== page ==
Roush sold half the team to Fenway Sports Group in 2007. The renamed Roush Fenway Racing team, however, never reached the highs of 2005 as the graph below shows.

A vertical bar chart showing the challenges Brad Keselowski has in driving RFK's revival

The 2015 season was Jack Roush’s first winless season since 1996. By the time Ricky Stenhouse Jr. won two races in 2017, RFR was down to two cars. The company had four consecutive winless seasons before Keselowski came on board.

Keselowski is a perfect choice to drive the RFK revival. After all, how many other NASCAR drivers run a 3D-printing business? Or worry about having enough properly educated workers for 21st century manufacturing jobs?

“I feel like I’m buying into a stock that is about to go up,” Keselowski said.

Keselowski’s record

The new RFK Racing team started off strong at Daytona, with Keselowski and teammate Chris Buescher each winning their Duels. During that week, NASCAR confiscated wheels from both drivers’ cars. Despite concerns about the team’s modifications, NASCAR ultimately levied no penalty. But after the fifth race of the year at Atlanta, NASCAR docked Keselowski 100 points for modifying single-source parts. Keselowski needed to win to make the playoffs.

It wasn’t Keselowski, but Buescher who won the first race under the new name. Unfortunately, Buescher’s Bristol win came too late to make the playoffs.

Keselowski finished 2022 ranked 24th, the worst finish since his first full-time season in 2010 when he finished 25th.

In the table below, I compare Keselowski’s finishes for his last two years at Team Penske to his finishes with RFK Racing in 2022 and the first 15 races of 2023.

Comparing Brad Keselowski's finishes for his last two years with Penske and his first two years (so far) with RFK RacingKeselowski’s lack of wins since switching teams is the most obvious difference; however, the falloff in top-five and top-10 finishes is even more significant. Keselowski was not only not winning races, he often wasn’t even in contention. In 2020, Keselowski finished 91.7% of all races on the lead lap. In his first year with RFK, that metric dropped to 61.1%.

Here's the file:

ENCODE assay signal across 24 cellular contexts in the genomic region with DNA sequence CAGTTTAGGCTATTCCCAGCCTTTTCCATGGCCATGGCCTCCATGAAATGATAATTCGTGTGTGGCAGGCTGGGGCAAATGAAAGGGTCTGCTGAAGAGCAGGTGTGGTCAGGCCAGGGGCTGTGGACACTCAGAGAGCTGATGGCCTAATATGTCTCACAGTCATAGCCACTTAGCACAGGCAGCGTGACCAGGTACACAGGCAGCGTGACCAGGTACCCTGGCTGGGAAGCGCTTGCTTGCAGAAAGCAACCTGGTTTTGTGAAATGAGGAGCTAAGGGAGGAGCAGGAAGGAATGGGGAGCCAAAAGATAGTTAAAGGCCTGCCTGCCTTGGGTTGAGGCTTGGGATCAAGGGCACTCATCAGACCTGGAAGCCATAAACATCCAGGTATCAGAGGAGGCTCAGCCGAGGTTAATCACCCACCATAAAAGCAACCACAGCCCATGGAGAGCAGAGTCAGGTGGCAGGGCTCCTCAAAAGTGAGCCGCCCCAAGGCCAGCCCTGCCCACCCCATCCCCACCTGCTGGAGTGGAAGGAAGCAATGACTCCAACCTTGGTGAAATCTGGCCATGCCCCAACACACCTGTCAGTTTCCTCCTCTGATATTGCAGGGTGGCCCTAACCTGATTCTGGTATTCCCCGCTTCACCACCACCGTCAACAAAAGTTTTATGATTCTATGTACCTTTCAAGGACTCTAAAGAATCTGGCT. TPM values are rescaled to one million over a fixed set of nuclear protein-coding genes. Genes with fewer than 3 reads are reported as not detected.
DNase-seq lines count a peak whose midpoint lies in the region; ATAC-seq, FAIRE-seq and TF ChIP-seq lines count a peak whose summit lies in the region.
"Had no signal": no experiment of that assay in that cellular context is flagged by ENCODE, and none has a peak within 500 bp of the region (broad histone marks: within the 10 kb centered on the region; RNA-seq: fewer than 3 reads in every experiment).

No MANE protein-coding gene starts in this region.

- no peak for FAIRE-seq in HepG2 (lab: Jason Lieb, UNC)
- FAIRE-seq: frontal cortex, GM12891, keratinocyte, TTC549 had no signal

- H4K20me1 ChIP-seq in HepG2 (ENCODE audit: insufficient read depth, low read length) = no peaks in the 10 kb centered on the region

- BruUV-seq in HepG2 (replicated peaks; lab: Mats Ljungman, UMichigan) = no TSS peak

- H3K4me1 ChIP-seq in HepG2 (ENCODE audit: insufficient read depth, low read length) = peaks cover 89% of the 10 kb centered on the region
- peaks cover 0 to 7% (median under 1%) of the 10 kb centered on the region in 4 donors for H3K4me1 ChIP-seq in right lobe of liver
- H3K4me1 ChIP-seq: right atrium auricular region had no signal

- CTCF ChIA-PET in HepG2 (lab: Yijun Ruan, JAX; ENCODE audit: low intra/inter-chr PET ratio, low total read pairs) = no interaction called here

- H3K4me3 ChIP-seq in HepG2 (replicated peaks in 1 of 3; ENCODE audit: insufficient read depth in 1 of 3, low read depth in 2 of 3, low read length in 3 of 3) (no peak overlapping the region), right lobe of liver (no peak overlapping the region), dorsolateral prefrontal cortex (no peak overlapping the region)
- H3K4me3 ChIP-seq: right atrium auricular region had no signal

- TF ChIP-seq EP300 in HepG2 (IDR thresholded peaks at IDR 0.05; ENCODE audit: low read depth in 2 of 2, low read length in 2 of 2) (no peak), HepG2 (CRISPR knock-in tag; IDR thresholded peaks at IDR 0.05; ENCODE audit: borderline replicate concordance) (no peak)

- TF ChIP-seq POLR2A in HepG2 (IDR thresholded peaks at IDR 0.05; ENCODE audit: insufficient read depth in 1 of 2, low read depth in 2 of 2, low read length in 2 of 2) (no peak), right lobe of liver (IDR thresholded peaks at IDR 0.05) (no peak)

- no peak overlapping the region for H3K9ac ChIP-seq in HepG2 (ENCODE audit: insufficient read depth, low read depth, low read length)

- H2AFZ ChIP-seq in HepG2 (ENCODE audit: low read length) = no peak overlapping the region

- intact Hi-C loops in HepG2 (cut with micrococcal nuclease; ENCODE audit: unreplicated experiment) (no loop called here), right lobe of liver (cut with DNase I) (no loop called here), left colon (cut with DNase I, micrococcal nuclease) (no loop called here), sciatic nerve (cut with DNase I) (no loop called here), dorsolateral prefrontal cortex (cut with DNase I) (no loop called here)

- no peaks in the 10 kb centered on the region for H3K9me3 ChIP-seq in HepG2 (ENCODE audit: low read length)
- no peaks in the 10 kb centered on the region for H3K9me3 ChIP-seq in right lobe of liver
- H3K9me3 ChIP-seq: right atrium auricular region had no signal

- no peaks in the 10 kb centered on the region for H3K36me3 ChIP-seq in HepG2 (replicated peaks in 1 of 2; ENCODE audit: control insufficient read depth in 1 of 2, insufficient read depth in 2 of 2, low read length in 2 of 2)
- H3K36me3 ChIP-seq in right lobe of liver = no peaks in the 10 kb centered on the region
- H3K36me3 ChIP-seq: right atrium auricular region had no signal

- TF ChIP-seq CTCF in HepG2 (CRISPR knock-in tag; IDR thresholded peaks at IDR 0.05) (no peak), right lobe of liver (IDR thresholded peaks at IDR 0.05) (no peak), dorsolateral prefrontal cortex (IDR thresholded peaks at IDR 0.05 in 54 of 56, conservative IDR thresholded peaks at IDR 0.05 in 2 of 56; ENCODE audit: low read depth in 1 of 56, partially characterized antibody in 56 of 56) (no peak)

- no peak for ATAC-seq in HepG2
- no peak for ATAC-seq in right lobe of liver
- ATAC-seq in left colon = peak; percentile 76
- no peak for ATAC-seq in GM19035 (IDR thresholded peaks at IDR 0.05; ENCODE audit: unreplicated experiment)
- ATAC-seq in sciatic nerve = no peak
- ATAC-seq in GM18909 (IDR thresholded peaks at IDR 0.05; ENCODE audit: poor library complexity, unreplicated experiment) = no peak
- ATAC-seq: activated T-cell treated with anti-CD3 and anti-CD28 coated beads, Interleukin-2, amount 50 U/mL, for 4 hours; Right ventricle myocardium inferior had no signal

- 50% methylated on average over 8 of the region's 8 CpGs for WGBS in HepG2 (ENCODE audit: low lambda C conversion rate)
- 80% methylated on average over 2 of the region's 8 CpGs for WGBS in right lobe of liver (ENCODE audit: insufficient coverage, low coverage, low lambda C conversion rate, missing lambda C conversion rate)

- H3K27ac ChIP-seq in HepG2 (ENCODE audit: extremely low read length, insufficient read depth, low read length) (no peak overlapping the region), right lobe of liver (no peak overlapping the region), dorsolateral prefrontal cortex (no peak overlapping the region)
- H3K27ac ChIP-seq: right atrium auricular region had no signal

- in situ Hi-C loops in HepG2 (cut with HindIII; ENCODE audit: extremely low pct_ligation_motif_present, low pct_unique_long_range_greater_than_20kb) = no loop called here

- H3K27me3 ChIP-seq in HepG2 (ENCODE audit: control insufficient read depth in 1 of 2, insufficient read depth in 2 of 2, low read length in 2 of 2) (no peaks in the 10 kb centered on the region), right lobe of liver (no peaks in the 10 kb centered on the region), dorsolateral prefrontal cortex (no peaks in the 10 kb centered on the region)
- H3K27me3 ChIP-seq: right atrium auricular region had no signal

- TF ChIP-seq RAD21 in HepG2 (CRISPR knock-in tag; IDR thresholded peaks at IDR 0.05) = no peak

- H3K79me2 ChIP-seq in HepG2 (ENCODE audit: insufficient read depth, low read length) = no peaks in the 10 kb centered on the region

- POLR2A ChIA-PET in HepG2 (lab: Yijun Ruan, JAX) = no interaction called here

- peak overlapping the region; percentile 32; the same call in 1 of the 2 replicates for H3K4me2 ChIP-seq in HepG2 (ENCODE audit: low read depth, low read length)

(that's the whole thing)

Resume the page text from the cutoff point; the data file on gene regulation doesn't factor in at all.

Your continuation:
On the positive side, his numbers this year look far better than his 2022 statistics. Keselowski finishes on the lead lap 86.7% of the time and already has as many top-10 finishes in 15 races as he had in all 36 races last year.

Keselowski’s top-five finish rate improved from 2.8% in 2022 to 20.0% this year. That’s still off his 2021 top-five-finish rate of 36.1%, but it’s a step forward.

I summarize the last four years of some of Keselowski’s loop data metrics in the table below.

A table comparing Brad Keselowski's attempt to drive RKF's revival with his last two years of loop data at Penske

In 2022, Keselowski was down between six to seven-and-a-half points in starting, finishing and average running positions relative to 2021. This year, he’s improved so that the difference is only in the 2.6 to 3.6-position range.

Two keys for continued improvement

Ford is playing catch-up this year, having won only two of 15 points-paying races. Ryan Blaney, who won one of those two races, has the highest average finishing position (11.3) among drivers with at least eight starts. Keselowski is 14th overall with a 15.7 average finishing position, and fourth best among Ford drivers. Buescher is finishing an average of 1.2 positions better than his teammate.

Kevin Harvick is the top-ranked Ford driver in average running position, coming in sixth overall. Keselowski is 13th overall in average running position and the fourth-best among the Ford drivers.

Average green-flag speed rank is the average of a driver’s rank in green-flag speed over all the races for which he was ranked. Harvick is the fastest Ford as measured by this metric, ranking eighth among all drivers who have completed at least eight races. Keselowski is the fifth-fastest Ford, but the 20th-ranked driver in average green-flag speed rank.

The other issue, however, is particular to Keselowski: He is involved in a lot of accidents. That’s not new with Keselowski’s move to RFK Racing. Since 2016, Keselowski has been involved in at least eight caution-causing incidents every year.

What may be new is that he has a harder time recovering from non-race-ending incidents now than he did at Penske.

In 2021, Keselowski was involved in 12 caution-causing accidents. Last year, it was 10 (nine accidents and a spin). He’s already been involved in 12 incidents this year, the most of any full-time driver.

Keselowski isn’t too concerned about accidents. He views them as a consequence of pushing a car to its limits. His competitors, however, have called him out for for his aggressive driving style.

Neither accidents nor Keselowski’s attitude toward them changed with his transition from Team Penske to RFK Racing.

Except now he’s the one paying for those wrecked cars.